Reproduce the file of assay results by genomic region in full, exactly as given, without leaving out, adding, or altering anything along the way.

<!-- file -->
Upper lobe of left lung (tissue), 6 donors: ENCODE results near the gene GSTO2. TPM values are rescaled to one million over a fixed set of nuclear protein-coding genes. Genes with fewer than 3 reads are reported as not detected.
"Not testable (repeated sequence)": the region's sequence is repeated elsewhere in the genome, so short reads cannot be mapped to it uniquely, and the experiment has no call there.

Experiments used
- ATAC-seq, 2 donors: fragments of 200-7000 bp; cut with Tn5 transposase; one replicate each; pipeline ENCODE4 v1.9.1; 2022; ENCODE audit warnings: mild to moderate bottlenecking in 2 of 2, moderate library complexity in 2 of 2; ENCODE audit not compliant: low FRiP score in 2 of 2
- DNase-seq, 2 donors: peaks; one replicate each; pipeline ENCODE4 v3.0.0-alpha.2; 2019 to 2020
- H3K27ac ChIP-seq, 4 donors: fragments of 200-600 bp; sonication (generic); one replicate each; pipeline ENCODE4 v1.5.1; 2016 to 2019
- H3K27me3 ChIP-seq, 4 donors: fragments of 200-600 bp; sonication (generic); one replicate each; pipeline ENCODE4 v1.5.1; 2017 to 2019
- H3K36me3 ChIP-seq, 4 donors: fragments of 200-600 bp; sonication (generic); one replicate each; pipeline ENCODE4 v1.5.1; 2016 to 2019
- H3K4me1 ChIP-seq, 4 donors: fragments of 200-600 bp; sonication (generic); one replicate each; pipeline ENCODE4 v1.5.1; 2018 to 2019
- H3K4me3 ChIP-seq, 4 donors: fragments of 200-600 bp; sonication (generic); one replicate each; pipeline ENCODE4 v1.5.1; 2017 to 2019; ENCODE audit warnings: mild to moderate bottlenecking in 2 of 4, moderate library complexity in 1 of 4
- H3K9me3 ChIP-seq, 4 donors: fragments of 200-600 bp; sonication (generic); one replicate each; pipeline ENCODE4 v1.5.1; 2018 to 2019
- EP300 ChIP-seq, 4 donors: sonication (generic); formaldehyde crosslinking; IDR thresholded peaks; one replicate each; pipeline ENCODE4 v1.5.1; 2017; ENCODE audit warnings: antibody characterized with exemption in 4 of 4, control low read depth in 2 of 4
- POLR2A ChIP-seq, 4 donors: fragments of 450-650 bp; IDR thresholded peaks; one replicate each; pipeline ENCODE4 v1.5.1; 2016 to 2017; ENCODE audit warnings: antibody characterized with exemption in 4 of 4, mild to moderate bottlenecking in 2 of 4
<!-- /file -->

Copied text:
Upper lobe of left lung (tissue), 6 donors: ENCODE results near the gene GSTO2. TPM values are rescaled to one million over a fixed set of nuclear protein-coding genes. Genes with fewer than 3 reads are reported as not detected.
"Not testable (repeated sequence)": the region's sequence is repeated elsewhere in the genome, so short reads cannot be mapped to it uniquely, and the experiment has no call there.

Experiments used
- ATAC-seq, 2 donors: fragments of 200-7000 bp; cut with Tn5 transposase; one replicate each; pipeline ENCODE4 v1.9.1; 2022; ENCODE audit warnings: mild to moderate bottlenecking in 2 of 2, moderate library complexity in 2 of 2; ENCODE audit not compliant: low FRiP score in 2 of 2
- DNase-seq, 2 donors: peaks; one replicate each; pipeline ENCODE4 v3.0.0-alpha.2; 2019 to 2020
- H3K27ac ChIP-seq, 4 donors: fragments of 200-600 bp; sonication (generic); one replicate each; pipeline ENCODE4 v1.5.1; 2016 to 2019
- H3K27me3 ChIP-seq, 4 donors: fragments of 200-600 bp; sonication (generic); one replicate each; pipeline ENCODE4 v1.5.1; 2017 to 2019
- H3K36me3 ChIP-seq, 4 donors: fragments of 200-600 bp; sonication (generic); one replicate each; pipeline ENCODE4 v1.5.1; 2016 to 2019
- H3K4me1 ChIP-seq, 4 donors: fragments of 200-600 bp; sonication (generic); one replicate each; pipeline ENCODE4 v1.5.1; 2018 to 2019
- H3K4me3 ChIP-seq, 4 donors: fragments of 200-600 bp; sonication (generic); one replicate each; pipeline ENCODE4 v1.5.1; 2017 to 2019; ENCODE audit warnings: mild to moderate bottlenecking in 2 of 4, moderate library complexity in 1 of 4
- H3K9me3 ChIP-seq, 4 donors: fragments of 200-600 bp; sonication (generic); one replicate each; pipeline ENCODE4 v1.5.1; 2018 to 2019
- EP300 ChIP-seq, 4 donors: sonication (generic); formaldehyde crosslinking; IDR thresholded peaks; one replicate each; pipeline ENCODE4 v1.5.1; 2017; ENCODE audit warnings: antibody characterized with exemption in 4 of 4, control low read depth in 2 of 4
- POLR2A ChIP-seq, 4 donors: fragments of 450-650 bp; IDR thresholded peaks; one replicate each; pipeline ENCODE4 v1.5.1; 2016 to 2017; ENCODE audit warnings: antibody characterized with exemption in 4 of 4, mild to moderate bottlenecking in 2 of 4